The International Olympic Committee’s inaugural virtual sports series, which wrapped up last week, marked the global sports body’s first foray into an online gaming world that has boomed during the COVID-19 pandemic, as it weighs officially adding certain online sporting events to the Olympic program in the future.
The Olympic Virtual Series, with competitions in baseball, cycling, rowing, sailing and motorsports, opened on May 13 in what the IOC said was an initiative to reach out to a “new and younger” audience.
The IOC partnered with five international sports federations as well as games publishers for the event, which came as part of the buildup to the Tokyo Olympics and Paralympics, which are due to finally kick off next month after a one-year postponement.
“I am thrilled to become one of the inaugural champions of an Olympic event,” said Shoma Mori, 21, one of the winners of the baseball segment of the series, in which competitors played Konami’s eBaseball Powerful Pro Baseball 2020 in separate PlayStation 4 and Nintendo Switch divisions.
“Because it was an IOC-licensed event, I felt that the level of entrants from the preliminaries was high. Amid the coronavirus pandemic, I think esports are playing a greater role in promoting the excitement of baseball, both real and virtual,” said Mori, who won the PlayStation division.
The event, organized together with the World Baseball Softball Confederation, saw players from Japan, South Korea and Taiwan take part, with 19 advancing to their respective finals.
Virtual baseball’s inclusion in the Olympic Virtual Series came after the WBSC decided last December to add esports as a new discipline to be contested at international tournaments, including at world championships and world cups.
“Esports is a reality and a growing opportunity and is expected to be more relevant to the sports industry,” WBSC President Riccardo Fraccari said in a recent online news conference with Konami Digital Entertainment President Hideki Hayakawa.
Fraccari expressed hope that the esports tournament with Konami and similar initiatives in the future will have a knock-on effect of boosting the appeal of physical baseball.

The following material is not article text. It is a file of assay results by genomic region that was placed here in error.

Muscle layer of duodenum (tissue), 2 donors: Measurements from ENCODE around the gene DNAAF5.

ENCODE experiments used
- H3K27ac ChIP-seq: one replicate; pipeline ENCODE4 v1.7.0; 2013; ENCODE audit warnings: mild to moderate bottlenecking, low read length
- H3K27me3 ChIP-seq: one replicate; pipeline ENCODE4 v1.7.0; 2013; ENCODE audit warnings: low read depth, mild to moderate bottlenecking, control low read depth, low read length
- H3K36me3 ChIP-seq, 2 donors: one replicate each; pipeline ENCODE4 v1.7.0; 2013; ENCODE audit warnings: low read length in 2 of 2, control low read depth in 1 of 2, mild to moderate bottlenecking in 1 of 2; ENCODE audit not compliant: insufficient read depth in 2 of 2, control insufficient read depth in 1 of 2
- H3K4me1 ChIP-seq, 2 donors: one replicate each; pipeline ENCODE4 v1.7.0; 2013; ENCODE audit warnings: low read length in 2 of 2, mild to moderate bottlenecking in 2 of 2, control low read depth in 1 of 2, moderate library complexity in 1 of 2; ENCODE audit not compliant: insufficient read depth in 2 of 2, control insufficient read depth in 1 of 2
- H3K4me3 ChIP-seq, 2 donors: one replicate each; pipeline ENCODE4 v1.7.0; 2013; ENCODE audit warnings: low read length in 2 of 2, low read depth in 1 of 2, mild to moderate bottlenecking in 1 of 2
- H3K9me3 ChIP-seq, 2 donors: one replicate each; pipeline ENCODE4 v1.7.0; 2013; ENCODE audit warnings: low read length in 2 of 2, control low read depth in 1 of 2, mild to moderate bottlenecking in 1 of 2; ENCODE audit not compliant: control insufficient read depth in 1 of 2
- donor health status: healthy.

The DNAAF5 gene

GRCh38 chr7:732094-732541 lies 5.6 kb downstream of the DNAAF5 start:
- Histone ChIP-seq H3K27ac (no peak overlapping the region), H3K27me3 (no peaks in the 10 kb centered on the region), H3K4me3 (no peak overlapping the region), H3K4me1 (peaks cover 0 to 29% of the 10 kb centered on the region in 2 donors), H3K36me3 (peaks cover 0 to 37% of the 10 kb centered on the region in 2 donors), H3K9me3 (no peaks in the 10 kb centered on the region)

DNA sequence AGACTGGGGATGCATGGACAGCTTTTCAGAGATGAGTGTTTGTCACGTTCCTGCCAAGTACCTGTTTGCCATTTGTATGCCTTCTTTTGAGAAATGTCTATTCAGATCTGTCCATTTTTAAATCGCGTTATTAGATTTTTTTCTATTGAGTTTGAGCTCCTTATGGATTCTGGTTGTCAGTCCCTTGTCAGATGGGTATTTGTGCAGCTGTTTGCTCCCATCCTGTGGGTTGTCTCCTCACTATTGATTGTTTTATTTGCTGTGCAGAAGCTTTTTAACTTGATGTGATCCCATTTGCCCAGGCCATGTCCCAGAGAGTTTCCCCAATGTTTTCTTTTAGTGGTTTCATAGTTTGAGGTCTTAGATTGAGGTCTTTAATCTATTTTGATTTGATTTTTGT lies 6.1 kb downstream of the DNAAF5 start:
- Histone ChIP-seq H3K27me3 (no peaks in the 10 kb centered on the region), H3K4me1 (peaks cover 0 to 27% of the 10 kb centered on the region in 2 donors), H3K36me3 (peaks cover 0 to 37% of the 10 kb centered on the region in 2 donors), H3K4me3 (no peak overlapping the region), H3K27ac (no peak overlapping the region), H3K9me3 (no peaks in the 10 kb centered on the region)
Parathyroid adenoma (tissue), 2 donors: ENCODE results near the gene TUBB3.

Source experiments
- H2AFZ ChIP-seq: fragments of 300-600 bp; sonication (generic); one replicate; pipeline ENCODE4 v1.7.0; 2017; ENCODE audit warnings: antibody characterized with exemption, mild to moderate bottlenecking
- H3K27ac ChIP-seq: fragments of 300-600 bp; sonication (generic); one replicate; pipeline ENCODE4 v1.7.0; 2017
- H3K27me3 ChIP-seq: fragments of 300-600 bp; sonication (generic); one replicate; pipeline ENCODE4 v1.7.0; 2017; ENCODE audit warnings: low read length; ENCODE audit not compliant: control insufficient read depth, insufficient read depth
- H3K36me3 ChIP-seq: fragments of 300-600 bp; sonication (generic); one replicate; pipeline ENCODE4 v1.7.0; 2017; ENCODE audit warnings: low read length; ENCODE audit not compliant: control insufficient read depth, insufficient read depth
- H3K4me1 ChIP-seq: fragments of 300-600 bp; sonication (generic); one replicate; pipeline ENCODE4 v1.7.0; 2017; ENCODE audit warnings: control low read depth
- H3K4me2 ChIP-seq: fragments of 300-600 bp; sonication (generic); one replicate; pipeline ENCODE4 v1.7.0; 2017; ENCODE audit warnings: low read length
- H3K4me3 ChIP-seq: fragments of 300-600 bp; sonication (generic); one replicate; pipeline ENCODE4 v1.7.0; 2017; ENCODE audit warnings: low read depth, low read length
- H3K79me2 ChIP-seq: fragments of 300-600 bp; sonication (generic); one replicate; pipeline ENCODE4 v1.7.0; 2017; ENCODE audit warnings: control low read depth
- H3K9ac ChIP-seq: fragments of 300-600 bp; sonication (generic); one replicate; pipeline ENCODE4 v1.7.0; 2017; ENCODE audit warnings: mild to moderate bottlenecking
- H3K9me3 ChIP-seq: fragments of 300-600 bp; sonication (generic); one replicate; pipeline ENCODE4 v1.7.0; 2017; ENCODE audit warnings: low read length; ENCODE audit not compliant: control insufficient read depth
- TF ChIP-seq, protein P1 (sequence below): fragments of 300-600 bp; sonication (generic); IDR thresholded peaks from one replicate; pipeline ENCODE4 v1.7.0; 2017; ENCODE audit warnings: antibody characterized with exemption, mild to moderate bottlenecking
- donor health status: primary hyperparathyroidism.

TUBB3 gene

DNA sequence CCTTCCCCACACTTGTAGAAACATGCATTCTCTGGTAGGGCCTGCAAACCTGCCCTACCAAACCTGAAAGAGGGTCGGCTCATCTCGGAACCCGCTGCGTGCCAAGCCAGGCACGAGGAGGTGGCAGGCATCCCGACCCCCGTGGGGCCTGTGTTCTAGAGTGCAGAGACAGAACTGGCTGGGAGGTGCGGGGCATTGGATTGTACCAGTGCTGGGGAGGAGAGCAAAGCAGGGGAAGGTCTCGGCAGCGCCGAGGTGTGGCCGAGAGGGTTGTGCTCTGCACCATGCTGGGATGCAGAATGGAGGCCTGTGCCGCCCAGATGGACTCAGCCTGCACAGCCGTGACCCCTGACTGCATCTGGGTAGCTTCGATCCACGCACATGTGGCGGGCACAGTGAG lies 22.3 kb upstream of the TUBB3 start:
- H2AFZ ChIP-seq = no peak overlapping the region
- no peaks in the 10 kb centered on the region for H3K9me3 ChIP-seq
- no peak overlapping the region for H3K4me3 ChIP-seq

“I am sure that if we still continue to grow the esports experience, more and more fans will attend our (physical) events,” he said.
The federation is also eager to cooperate with the IOC in promoting esports as it hopes for the return of baseball and softball to the Olympic program at the 2028 Los Angeles Games after the sports were excluded from the 2024 Paris Games.
“More and more I feel that the barrier between real and virtual sports is becoming small,” Hayakawa said. “Through this initiative (by the IOC), I think more young people will become familiar with the joy of baseball.”
The virtual gaming industry has seen a surge of growth during the pandemic, according to the IOC, with a 30% rise in gamers and 75% increase in gaming usage. The market was worth an estimated $159 billion in 2020, it said.
With a range of esports tournaments already in existence, along with sponsorships, the field is also seeing the emergence of highly paid gamers. Some universities and colleges are even launching their own esports curricula.
The IOC, which was forced to postpone the Tokyo Olympics last year due to the emergence of the coronavirus pandemic, has shown itself willing to embrace a field in which it can expand its reach without the need for esports athletes to travel or for host cities to build costly extra infrastructure.
In a new reform strategy roadmap covering five years beyond 2020, approved in March, the IOC said for the first time that it would “consider the addition of physical virtual sports in the Olympic Program in cooperation with its respective International Federations.”
It said the body will also “encourage the development of virtual sports and further engage with video gaming communities.”
By “physical virtual sports,” the IOC refers to types of games that use equipment and entail physical activities such as a player riding on a fixed bicycle or a rowing machine. For the virtual series, competitors in the cycling and rowing events participated by virtually tracking their physical movements at home.
With this outlook, it is not only excluding games with no actual athletic performance, but also drawing a clear distinction with competitive gaming that does not involve virtual versions of actual sports.
Amid the pandemic, several international federations have organized virtual forms of their respective sports, such as an online version of the Tour de France cycling race and a world rowing virtual indoor championships, with the participation of world-class athletes.
Organizers say such virtual sports simulate the real format and require similar physical endurance. They hope it will encourage future participation, especially of youths, in real sports.
Two-time Olympic pole vault champion Yelena Isinbayeva, a member of the IOC Athletes’ Commission, warned the IOC about the dangers of failing to take advantage of the rising popularity of virtual sports.
“In the future, it will be a huge challenge to the Olympic movement, to traditional sport, this computer sport, which is no less interesting than the Olympic Games,” she told an IOC session in March.
“So, to be competitive against this, we have to offer them better conditions or we can take them under our umbrella, if it’s possible. … We definitely have to act as soon as possible otherwise we will lose this chance,” she said.
In a time of both misinformation and too much information, quality journalism is more crucial than ever.
By subscribing, you can help us get the story right.